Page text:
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Sen. John McCain (R-Ariz.) is working on legislation that would encourage cable operators and satellite TV providers to offer their customers the option of paying only for individual channels, rather than a pre-set package, Senate and industry sources told BNA May 7.
While details about the bill are sparse, it aims to pressure the pay-TV industry into testing the a la carte pricing model, which is seen by some advocates as cheaper and far more desirable to subscribers.
According to sources, McCain staffers met with cable and satellite industry lobbyists on May 6 to brief them on the legislation, though the timing for introduction was still unclear as of late May 7.
When McCain does formally unveil the bill, however, it will undoubtedly be met with fierce opposition from the cable operators and satellite TV providers, who have argued for years that without the bundled model, programmers would charge substantially more money per subscriber per month, which would increase monthly cable bills.
Under the current system, cable and satellite companies such as Comcast Corp. and Dish Network Corp. pay programmers such as ESPN for carriage, and ESPN charges on the basis of total subscribers, whether those Comcast and Dish subscribers actually watch ESPN video content or not. If, for example, ESPN now charges Comcast and Dish $7 per subscriber per month to carry its programming, in an a la carte system that fee could end up being much higher. (If only 25 to 30 percent elect to watch ESPN a la carte, ESPN could decide to increase the cost charged per subscriber to an estimated $16 or $17 per subscriber per month to keep their revenue levels the same. The cable and satellite companies would then, in turn, pass on that increased cost to customers in the form of higher monthly bills.)
Meanwhile, many national advertisers are opposed to the a la carte pricing model because they would reach fewer potential viewers. If a subscriber only takes three or four channels, they would not be able to “flip around” the dial, scrolling through hundreds of channels, and thus they would not be exposed to some advertising campaigns. Currently, networks and programmers charge more for advertising on the basis of a big pool of subscribers, even if only some subscribers happen to be channel flippers.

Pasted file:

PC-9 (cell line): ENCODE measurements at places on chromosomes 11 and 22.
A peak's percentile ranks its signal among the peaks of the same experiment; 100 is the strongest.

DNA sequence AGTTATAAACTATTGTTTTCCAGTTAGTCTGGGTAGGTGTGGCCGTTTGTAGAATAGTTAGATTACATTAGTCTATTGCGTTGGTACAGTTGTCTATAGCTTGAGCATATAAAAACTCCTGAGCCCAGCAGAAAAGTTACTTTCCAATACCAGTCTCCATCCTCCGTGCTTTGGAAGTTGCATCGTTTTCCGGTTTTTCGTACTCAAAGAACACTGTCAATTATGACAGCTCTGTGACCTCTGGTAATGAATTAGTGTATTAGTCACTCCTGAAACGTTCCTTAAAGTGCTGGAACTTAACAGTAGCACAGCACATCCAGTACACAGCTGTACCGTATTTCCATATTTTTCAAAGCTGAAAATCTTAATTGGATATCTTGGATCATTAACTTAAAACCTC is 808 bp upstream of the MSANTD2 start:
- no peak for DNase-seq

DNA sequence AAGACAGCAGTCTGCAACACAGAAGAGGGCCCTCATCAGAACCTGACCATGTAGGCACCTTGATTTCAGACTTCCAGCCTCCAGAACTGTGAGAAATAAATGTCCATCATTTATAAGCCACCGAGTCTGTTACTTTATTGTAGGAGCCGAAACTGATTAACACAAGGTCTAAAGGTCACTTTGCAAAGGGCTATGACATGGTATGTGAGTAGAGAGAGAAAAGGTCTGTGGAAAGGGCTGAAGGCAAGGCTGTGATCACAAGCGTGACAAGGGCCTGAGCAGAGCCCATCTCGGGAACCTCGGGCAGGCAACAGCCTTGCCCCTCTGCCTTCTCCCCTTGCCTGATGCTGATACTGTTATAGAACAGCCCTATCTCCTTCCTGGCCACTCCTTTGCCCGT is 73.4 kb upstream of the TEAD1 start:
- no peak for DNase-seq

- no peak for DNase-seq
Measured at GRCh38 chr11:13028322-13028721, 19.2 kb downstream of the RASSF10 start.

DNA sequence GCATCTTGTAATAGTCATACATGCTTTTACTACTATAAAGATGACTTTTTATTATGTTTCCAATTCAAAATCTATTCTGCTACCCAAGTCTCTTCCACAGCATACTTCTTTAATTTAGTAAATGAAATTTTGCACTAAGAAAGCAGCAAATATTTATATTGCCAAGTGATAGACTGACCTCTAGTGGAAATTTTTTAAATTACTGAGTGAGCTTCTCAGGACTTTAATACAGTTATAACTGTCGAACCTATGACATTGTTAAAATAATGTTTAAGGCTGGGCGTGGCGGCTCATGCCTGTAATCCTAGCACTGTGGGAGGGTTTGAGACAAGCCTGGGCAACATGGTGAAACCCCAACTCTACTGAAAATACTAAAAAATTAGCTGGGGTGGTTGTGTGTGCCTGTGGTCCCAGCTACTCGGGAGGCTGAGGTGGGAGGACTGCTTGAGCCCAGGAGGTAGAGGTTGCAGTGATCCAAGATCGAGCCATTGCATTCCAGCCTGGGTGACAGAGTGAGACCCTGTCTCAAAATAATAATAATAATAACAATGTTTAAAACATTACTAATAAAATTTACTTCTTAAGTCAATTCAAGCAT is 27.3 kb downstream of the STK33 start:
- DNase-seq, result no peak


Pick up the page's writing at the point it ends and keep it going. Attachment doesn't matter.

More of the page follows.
From the programmers' perspective, the current system also provides wider exposure. In an a la carte system, some smaller, niche channels might be forced off the air; if only 5 percent of subscribers or less elect to subscribe, the monthly cost per subscriber would be too high to sustain.
But supporters of the concept of a la carte pricing point to the success of “over-the-top” video providers, such as Netflix Inc. and Hulu, which use the internet to bypass traditional pay-for-TV control points and deliver programming “over the top,” i.e., generically via a consumer's broadband connection, rather than on existing cable or satellite systems.
Online video has changed TV watching habits; increasingly consumers want to watch what they want, when they want it, and where they want it. The traditional pay-TV industry should work to accommodate consumers, advocates say.
Still others view a la carte as a way to loosen the stranglehold that programmers have over the broader entertainment industry.
McCain's bill will come nearly seven years after the senator introduced a measure titled the “Consumers Having Options in Cable Entertainment (CHOICE) Act of 2006” as an amendment to an omnibus telecommunications bill (S. 2686), which failed to advance. Under that 2006 proposal, cable operators offering a la carte service would have been afforded a national cable franchise, reduced right of way fees, and a streamlined, more tax-friendly definition of “gross video revenue.”
His new proposal is expected to offer different incentives, according to sources.
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